The assembled crowd appreciates the vulgarity. J, a skilled carnival barker with the face of a wicked clown, has them eating out of his hand as he explains that they are on the front lines of a battle for free speech in America.

"I don't know what's going on. I don't know where this is supposed to end with the feds," J continues. "I don't know if they see juggalos as some sort of sheep or testing grounds — if they get away with this, what's next? Who's next in line?"

He makes a good point. If juggalos can be singled out and registered as a criminal organization for nothing more than the music that they listen to, then for what other sinister reasons might this power be wielded?

ICP and its cohorts focus mostly on the musical side of things, saying that if they're a gang, then "the Grateful Dead are the triple OGs of this shit." They wonder when the feds will come after Jimmy Buffet's Parrotheads, or "Justin bitch-boy Bieber's little Beliebers." One juggalo holds a sign saying "Your Music Could Be Next."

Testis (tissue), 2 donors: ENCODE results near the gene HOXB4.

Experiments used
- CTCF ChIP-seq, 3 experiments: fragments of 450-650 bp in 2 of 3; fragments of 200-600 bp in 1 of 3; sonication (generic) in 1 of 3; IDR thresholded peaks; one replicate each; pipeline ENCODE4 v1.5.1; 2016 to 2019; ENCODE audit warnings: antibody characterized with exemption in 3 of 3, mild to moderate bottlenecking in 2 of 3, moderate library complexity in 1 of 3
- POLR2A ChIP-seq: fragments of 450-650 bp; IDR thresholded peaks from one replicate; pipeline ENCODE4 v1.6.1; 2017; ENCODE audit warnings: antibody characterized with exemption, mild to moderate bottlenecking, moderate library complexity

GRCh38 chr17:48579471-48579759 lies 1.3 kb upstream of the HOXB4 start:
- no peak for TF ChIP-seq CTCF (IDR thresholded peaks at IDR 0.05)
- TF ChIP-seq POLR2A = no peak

PHOTO BY DANIEL HILL
  • Photo by Daniel Hill

But the trouble goes beyond that. With Republicans now firmly in power, there's already been widespread talk from the right side of the aisle about Black Lives Matter and Antifa being terrorist organizations. What happens when the power to criminalize an entire group of people is wielded for political reasons?

"I'm not gay but I would fucking march for the right for two gay people to marry each other if they wanted," J continues. "I would fucking actually march for a redneck’s right for his neck to be red. I don't wanna take nobody’s rights away!"

He goes on to say that he believes everyone has a right to an opinion, and that it would be wrong to try to silence people based on what they believe. Of course, he says it in his own trademark way.

"As you know, taking away somebody’s opinion is no different than sewing their butthole shut," J says. "Do you wanna sew a man's butthole shut? I mean, I might want to watch what happens, in fast forward, but I don't wanna do the actual sewing.

"The point is, fuck discrimination, right?"

Shaggy 2 Dope speaks to his assembled fans. - PHOTO BY DANIEL SHULAR
  • Photo by Daniel Shular
  • Shaggy 2 Dope speaks to his assembled fans.